12. Defendant's second claim is that he was denied a fair trial because the laboratory technician who performed testing on fluid samples taken from the victim did not testify at trial. This claim is barred by reason of procedural default per Rule 61(i)(3). Defendant failed to raise this claim during trial, on his direct appeal, or in his first two motions for postconviction relief. Further, Defendant has not set forth any new facts or law sufficient to show "cause for relief from the procedural default" and "prejudice from violation of the movant's rights."[21]

13. Having determined that all of Defendant's claims are procedurally barred in more than one way, this Court further finds that Defendant fails to demonstrate, pursuant to 61(i)(5), that any of his nine claims are exempt from the procedural bars of 61(i).[22] Specifically, none of Defendant's arguments articulate any factual basis to survive the pleading standards of 61(d)(2) as required by the Rule.[23] As a result of Defendant's failure to meet the pleading standards referenced in 61(i)(5), Defendant's Motion for Postconviction Relief is SUMMARILY DISMISSED.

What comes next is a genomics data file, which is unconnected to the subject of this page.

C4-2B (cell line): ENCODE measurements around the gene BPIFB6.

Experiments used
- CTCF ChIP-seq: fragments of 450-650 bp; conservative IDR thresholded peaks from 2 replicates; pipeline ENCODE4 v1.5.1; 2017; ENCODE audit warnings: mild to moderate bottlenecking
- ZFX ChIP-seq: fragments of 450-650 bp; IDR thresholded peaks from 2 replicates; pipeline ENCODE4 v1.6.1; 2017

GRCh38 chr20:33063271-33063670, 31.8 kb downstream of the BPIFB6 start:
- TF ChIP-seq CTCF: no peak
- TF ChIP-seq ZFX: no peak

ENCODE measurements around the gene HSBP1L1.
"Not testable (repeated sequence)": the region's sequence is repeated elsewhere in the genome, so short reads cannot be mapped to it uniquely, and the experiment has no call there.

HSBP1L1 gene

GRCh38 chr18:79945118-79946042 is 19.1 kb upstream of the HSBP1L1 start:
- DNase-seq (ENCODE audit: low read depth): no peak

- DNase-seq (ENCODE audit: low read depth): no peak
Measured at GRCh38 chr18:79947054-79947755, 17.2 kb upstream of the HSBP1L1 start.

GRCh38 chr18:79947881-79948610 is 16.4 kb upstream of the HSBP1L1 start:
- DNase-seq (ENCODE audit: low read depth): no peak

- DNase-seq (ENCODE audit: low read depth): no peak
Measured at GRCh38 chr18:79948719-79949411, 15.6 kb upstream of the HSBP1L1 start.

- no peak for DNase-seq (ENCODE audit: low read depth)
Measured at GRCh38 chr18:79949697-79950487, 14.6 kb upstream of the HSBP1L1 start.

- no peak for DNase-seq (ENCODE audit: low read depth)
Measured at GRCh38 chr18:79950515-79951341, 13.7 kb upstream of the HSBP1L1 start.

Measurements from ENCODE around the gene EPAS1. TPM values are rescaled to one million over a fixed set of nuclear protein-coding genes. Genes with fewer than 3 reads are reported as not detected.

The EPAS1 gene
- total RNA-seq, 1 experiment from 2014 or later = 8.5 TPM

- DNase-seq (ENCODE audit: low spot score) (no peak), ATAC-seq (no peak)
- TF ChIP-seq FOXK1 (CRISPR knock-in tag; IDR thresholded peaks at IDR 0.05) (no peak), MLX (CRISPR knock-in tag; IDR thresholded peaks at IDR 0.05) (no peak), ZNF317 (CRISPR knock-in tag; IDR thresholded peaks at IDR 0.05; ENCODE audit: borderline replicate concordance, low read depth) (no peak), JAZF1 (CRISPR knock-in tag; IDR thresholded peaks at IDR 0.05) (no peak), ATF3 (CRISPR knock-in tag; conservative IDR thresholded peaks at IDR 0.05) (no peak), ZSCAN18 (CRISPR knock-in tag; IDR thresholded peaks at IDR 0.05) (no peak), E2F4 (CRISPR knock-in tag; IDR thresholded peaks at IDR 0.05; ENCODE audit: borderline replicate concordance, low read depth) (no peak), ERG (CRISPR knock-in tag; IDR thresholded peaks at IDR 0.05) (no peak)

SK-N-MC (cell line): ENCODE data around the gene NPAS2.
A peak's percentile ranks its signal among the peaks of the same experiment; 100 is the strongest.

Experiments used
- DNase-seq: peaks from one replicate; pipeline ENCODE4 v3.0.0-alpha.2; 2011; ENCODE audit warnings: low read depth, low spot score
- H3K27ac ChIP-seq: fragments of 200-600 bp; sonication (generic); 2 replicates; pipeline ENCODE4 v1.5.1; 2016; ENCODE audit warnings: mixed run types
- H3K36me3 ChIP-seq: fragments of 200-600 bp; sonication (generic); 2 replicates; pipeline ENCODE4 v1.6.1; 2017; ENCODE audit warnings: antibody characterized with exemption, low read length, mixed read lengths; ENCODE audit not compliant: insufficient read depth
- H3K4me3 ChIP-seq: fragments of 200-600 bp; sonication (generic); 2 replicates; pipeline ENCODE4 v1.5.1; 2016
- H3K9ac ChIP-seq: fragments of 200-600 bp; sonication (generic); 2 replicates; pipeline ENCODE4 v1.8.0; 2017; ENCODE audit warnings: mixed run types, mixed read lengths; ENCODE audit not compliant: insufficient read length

14. In Defendant's separate Motion for Appointment of Counsel, Defendant argues that good cause exists for the appointment of counsel because the motion has "substantive merit" and because "the motion satisfies the pleading requirements of subparagraphs (2)(ii) of subdivision (d) of Rule 61."[24] This Court disagrees, and as a result, pursuant to Rule 61(e)(4), this Court declines to appoint counsel.[25]Defendant's Motion for Appointment of Counsel is DENIED AS MOOT.

Therefore, Defendant's Motion for Postconviction Relief is SUMMARILY DISMISSED. Defendant's Motion for Appointment of Counsel is DENIED AS MOOT.

IT IS SO ORDERED.